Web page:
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Dark Exteriors

Setting the Scene for Outdoor Entertainment

August 24, 2018
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Dark Exteriors

Setting the Scene for Outdoor Entertainment

August 24, 2018

Let's get this out of the way: The dark exterior for a house is not a trend. While interest in it has surged up almost 1000% since 2014, according to Pinterest's metrics on it alone, it's been around in various cultures for hundreds of years. And when this exterior goes beyond dark to black itself, one might even say it's not so much a trend or a design choice as a way of life. It's at once self-effacing, a gesture toward the void, and the ultimate statement—"LOOK AT ME!" It's house-as-art-installation and a declaration of presence. Paintcoat as paradox. It also just makes sense in some climates.  

Whether it's in dark green, dark grey, dark blue, dark brown, or pure black, houses with dark exteriors form elegant foils against which outdoor ornaments, a bold-color front door and/or trim, and the surrounding landscape itself all pop

Due to the many years of unpopularity-verging-on-unacceptability for black as an exterior color, it's still seen as taboo. And is thus wildly thrilling to do. It's like that "Bring it on" moment in The X Files when Mulder defiantly hammers the pink flamingo into his front yard, but way bigger and without supernatural forces telling you that you can't do it. It's a kiss-off to mediocrity, conformity, and the very idea of settling.

Here's the thing: If there are stories of people who took the plunge and went dark with their exterior, and then regretted it, the internet isn't full of them. Rather, it's those nervous to make the leap, but were so glad they did a few weeks later, that you see on design blogs and in décor articles. 

 


Peacock Hill. Photo by Roger Davies for Budget Living, 2003. Via Door Sixteen.

In Laura Fenton's excellent in-depth article on black houses, "Black is the new black," published on Curbed earlier this month, she points back to the impact of Peacock Hill, pictured above. When artists Rob Pruitt and Jonathan Horowitz painted their 1895 Victorian in the Catskills black in 2002, it got everybody talking. First locally, when it was just completed, then all over the place, when The New York Times ran this piece on it that October. A great profile on the house and its owner-curators followed in the now-defunct Budget Living, and before you know it, the house was a set for Martha Stewart, the lady in white, to do one of her seasonal Halloween crafts stories.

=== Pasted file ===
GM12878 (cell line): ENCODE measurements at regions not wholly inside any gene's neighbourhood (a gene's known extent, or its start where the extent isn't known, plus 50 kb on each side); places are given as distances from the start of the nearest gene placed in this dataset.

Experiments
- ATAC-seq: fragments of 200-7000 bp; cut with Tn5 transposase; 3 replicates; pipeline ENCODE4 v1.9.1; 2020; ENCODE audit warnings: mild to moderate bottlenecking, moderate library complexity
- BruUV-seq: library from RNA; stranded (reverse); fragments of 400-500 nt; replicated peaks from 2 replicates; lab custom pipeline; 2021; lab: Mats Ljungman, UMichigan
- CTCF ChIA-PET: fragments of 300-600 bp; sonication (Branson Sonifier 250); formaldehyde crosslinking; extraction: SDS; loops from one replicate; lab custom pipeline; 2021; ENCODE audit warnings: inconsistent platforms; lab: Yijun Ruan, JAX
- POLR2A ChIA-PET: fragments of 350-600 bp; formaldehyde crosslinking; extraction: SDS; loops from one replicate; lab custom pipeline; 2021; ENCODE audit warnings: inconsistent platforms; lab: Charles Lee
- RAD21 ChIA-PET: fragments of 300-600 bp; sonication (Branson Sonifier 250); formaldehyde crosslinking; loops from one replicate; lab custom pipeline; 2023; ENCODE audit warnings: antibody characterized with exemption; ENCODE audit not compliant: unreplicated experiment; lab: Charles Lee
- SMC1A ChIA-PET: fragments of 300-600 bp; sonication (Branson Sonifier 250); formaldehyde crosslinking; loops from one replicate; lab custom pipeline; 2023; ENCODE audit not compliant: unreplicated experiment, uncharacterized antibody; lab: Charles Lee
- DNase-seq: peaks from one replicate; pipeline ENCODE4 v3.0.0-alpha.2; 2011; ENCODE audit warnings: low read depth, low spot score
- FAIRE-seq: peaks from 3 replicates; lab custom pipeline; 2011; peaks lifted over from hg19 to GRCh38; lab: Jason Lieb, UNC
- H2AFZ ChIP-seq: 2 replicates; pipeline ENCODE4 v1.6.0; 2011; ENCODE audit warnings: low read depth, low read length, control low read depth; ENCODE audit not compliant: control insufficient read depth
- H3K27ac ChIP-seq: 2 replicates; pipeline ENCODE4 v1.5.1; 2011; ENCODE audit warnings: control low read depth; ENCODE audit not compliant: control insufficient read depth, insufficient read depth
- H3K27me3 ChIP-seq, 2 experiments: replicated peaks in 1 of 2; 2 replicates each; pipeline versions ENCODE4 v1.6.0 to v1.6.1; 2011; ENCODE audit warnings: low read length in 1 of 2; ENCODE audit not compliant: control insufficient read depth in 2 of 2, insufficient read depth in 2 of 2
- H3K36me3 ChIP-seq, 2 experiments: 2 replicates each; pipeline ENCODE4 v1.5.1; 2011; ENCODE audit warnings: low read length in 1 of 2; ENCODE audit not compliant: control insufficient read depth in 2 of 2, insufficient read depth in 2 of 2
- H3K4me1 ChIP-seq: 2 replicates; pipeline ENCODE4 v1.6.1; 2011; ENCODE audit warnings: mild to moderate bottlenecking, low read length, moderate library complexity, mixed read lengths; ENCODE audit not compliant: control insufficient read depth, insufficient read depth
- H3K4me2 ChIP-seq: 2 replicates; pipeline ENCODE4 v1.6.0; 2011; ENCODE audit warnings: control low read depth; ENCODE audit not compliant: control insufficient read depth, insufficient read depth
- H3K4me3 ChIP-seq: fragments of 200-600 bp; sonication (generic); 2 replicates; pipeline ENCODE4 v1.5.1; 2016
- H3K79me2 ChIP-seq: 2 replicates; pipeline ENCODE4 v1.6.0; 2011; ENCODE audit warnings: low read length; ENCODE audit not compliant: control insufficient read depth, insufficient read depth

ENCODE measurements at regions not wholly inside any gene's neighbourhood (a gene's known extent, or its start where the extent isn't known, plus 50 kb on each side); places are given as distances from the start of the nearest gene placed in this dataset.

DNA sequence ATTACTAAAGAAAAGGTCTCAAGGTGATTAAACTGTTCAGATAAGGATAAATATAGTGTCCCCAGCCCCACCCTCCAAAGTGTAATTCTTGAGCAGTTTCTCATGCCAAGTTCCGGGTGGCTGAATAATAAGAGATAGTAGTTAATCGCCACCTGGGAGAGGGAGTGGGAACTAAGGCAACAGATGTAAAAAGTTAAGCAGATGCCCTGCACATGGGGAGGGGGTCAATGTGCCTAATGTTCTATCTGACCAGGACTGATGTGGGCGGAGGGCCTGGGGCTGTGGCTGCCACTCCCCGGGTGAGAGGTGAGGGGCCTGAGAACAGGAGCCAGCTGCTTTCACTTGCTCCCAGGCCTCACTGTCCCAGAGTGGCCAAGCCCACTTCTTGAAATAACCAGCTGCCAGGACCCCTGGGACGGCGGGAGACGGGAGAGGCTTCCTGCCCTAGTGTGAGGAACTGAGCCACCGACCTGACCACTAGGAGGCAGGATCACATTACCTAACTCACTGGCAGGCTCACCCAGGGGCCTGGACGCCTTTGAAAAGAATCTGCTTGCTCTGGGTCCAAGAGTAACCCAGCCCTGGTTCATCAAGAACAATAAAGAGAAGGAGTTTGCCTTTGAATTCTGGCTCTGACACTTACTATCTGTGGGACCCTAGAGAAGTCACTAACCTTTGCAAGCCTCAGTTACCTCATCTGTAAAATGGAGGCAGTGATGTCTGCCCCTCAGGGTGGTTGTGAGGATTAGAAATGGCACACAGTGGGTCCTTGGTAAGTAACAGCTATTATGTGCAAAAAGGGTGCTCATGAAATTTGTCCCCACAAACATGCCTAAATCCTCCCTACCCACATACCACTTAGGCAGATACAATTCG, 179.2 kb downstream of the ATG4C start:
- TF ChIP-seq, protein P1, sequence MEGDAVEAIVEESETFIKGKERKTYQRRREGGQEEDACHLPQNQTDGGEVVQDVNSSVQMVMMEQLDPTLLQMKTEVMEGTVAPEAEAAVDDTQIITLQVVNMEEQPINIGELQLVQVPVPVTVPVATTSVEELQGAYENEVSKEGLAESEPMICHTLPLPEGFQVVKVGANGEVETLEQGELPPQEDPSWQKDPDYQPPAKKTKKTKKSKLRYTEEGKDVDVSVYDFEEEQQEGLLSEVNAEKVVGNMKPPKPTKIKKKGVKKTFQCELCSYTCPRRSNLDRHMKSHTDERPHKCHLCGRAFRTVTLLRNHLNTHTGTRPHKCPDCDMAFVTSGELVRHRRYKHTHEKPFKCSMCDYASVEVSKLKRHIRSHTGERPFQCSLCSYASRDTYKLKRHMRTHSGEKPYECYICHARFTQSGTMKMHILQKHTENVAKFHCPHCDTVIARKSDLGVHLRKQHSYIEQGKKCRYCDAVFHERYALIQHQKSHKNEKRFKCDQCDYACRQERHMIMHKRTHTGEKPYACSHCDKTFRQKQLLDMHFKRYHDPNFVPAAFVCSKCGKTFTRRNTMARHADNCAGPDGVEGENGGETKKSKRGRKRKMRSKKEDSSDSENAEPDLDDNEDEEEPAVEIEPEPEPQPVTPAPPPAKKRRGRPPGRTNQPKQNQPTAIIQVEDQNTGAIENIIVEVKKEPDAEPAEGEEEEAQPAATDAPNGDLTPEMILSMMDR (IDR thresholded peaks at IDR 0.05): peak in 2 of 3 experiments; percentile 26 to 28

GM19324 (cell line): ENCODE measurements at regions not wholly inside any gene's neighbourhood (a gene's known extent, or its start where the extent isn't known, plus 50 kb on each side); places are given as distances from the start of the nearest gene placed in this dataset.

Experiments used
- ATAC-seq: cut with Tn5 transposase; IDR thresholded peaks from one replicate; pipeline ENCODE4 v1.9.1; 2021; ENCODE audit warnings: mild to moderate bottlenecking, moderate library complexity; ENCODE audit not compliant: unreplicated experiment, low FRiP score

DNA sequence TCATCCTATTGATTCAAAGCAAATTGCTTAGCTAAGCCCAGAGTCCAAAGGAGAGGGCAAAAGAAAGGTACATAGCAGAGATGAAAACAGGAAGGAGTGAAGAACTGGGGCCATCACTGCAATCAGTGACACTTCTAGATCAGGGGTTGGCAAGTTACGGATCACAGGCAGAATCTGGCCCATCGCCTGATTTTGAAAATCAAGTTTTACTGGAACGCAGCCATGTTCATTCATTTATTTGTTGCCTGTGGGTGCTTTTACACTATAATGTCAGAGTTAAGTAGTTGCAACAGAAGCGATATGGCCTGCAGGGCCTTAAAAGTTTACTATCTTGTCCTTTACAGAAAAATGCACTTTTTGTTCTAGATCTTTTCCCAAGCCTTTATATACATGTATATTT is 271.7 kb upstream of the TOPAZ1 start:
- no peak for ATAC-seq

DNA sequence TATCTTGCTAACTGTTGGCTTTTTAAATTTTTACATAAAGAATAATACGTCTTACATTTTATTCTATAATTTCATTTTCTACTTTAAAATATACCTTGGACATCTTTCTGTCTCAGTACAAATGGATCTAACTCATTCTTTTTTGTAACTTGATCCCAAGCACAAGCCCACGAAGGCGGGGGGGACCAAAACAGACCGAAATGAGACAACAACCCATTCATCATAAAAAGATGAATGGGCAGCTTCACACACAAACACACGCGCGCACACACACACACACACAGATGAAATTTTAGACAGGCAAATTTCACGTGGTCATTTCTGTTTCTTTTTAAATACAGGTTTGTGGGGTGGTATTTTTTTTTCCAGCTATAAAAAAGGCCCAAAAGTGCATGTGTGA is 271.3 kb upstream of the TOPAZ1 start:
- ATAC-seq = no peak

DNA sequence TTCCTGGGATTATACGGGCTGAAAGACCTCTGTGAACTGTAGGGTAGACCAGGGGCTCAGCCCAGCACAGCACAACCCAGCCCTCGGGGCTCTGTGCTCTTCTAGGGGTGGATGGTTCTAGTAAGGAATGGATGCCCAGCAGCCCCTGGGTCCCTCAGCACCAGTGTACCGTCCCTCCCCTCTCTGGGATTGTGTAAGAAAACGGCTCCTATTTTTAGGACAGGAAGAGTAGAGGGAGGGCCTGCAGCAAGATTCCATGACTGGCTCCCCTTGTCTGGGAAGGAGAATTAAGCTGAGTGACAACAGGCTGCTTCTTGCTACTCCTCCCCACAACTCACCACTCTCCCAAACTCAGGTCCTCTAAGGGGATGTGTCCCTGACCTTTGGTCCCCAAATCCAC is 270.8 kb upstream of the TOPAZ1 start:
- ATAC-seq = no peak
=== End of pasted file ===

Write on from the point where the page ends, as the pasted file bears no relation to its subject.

But Peacock Hill was no Halloween gimmick, great in October and a bit ridiculous the rest of the year. Instead, it proved what an exceptional and attractive look a dark coat of exterior paint could be. The house went from postcard to landmark in a matter of a few days. Even those doubtful at first quickly grew to love it, admirers slowing their cars as they drove by. 

As we'll discuss more later, it also proved what a great setting for contrast dark exteriors make. Whether it's an adjacent deck, patio, outdoor living room, or porch, colors in furniture and pillows pop against the dark background to sublime effect.


Peacock Hill. Photo by Roger Davies for Budget Living, 2003. Via Door Sixteen.

Though dating back to the Victorian Era and bearing no less than eight gables, this house wasn't the first or the oldest. There are some seriously old dark houses in America. One of them, dating back to 1668 and bearing one less gable, is pretty famous and still quite handsome in its coat of clapboard painted black. (At different times, it also looks dark grey or dark brown.) We're referring of course to the one that served as setting and title for one of the United States's first classic novels: 1851's The House of the Seven Gables, by Nathaniel Hawthorne. 350 years old and the national landmark is still rocking that darkness!

A Japanese tradition going back to the 18th century, shou sugi ban, or yakisugi, resulted in dark exteriors. To make the lumber resistant to pests, fire, and weather, the wood would be charred on one side. This carbonized layer achieves the desired effect, and yakisugi is still practiced to this day. At once deterrent to nature's deteriorating effects and great to look at, the tradition has been sought out for the air of authenticity it exudes lately. Sometimes the old ways are the best ways.